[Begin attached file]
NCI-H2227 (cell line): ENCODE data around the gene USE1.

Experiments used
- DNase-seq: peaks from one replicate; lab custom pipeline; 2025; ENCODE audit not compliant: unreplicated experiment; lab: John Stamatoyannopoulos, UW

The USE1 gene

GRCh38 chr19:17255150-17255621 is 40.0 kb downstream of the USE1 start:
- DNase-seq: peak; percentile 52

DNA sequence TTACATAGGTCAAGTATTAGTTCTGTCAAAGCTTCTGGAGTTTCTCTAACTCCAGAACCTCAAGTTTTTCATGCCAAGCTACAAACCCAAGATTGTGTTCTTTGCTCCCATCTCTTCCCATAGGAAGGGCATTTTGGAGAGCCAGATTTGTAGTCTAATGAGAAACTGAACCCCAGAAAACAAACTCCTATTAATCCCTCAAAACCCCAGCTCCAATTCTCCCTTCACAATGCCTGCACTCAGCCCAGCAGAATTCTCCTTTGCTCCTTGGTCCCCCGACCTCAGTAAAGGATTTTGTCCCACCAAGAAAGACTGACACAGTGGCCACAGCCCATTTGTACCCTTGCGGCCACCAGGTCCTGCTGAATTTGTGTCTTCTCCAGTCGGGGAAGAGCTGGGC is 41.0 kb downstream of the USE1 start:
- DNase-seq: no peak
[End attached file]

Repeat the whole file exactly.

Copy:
NCI-H2227 (cell line): ENCODE data around the gene USE1.

Experiments used
- DNase-seq: peaks from one replicate; lab custom pipeline; 2025; ENCODE audit not compliant: unreplicated experiment; lab: John Stamatoyannopoulos, UW

The USE1 gene

GRCh38 chr19:17255150-17255621 is 40.0 kb downstream of the USE1 start:
- DNase-seq: peak; percentile 52

DNA sequence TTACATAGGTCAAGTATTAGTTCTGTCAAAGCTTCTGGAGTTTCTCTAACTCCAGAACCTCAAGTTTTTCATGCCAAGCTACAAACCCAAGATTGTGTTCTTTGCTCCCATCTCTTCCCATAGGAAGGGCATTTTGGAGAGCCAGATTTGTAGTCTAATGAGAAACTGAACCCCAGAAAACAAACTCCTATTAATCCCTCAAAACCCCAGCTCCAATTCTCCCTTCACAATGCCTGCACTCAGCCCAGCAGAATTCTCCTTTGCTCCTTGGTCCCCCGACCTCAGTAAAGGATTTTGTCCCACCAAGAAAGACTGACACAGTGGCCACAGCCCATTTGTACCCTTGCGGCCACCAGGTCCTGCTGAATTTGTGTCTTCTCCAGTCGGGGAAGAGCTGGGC is 41.0 kb downstream of the USE1 start:
- DNase-seq: no peak